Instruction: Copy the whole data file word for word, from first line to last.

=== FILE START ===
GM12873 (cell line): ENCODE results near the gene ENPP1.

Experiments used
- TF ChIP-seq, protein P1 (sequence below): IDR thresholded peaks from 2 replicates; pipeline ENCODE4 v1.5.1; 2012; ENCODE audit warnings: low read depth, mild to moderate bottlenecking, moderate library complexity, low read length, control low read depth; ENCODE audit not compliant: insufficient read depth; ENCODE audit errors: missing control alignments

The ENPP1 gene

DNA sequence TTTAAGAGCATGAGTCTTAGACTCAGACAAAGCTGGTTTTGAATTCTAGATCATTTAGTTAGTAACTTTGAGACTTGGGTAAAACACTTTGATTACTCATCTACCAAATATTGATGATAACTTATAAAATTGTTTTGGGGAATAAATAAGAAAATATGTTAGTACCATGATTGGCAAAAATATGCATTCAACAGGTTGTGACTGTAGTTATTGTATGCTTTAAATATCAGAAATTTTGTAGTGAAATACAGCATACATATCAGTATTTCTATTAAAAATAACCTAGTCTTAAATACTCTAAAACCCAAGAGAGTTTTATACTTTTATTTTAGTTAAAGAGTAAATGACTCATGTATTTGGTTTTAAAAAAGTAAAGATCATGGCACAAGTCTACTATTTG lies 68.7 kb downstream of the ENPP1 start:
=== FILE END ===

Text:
GM12873 (cell line): ENCODE results near the gene ENPP1.

Experiments used
- TF ChIP-seq, protein P1 (sequence below): IDR thresholded peaks from 2 replicates; pipeline ENCODE4 v1.5.1; 2012; ENCODE audit warnings: low read depth, mild to moderate bottlenecking, moderate library complexity, low read length, control low read depth; ENCODE audit not compliant: insufficient read depth; ENCODE audit errors: missing control alignments

The ENPP1 gene

DNA sequence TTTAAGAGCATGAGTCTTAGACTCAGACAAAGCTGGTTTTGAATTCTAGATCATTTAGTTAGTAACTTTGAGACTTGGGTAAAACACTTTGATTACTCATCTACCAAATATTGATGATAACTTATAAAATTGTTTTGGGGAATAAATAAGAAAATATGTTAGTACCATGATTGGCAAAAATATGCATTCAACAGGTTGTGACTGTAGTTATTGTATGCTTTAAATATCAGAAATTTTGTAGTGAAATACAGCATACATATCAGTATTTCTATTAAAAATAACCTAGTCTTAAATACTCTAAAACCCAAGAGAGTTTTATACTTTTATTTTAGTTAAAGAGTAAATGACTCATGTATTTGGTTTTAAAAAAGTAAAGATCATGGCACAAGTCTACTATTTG lies 68.7 kb downstream of the ENPP1 start: